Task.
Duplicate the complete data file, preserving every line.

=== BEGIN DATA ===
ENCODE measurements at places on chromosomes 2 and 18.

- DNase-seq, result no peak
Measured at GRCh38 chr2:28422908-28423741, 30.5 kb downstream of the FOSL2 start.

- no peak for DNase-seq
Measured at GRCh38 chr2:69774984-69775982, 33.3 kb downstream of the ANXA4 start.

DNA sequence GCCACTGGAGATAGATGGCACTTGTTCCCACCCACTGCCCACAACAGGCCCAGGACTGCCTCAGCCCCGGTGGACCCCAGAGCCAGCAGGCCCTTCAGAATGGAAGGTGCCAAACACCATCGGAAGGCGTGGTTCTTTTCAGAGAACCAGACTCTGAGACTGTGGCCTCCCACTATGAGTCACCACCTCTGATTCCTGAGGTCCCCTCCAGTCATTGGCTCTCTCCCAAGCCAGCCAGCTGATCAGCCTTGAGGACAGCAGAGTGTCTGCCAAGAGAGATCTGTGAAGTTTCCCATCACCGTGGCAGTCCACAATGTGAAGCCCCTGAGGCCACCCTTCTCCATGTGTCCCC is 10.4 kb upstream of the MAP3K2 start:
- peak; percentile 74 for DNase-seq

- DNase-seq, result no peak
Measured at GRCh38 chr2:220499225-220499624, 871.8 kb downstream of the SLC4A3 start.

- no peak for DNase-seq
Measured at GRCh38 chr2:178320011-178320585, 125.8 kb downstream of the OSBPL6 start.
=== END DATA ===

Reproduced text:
ENCODE measurements at places on chromosomes 2 and 18.

- DNase-seq, result no peak
Measured at GRCh38 chr2:28422908-28423741, 30.5 kb downstream of the FOSL2 start.

- no peak for DNase-seq
Measured at GRCh38 chr2:69774984-69775982, 33.3 kb downstream of the ANXA4 start.

DNA sequence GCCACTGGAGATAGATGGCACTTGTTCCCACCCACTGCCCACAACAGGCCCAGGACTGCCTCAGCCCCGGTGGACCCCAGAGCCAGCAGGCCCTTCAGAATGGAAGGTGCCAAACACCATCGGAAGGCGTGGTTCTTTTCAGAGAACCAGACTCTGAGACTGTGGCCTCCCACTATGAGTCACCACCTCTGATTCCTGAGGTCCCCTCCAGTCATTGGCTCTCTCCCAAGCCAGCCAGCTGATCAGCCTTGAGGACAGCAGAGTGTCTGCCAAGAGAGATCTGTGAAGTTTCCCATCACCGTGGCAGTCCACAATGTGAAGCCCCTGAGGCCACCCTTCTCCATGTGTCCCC is 10.4 kb upstream of the MAP3K2 start:
- peak; percentile 74 for DNase-seq

- DNase-seq, result no peak
Measured at GRCh38 chr2:220499225-220499624, 871.8 kb downstream of the SLC4A3 start.

- no peak for DNase-seq
Measured at GRCh38 chr2:178320011-178320585, 125.8 kb downstream of the OSBPL6 start.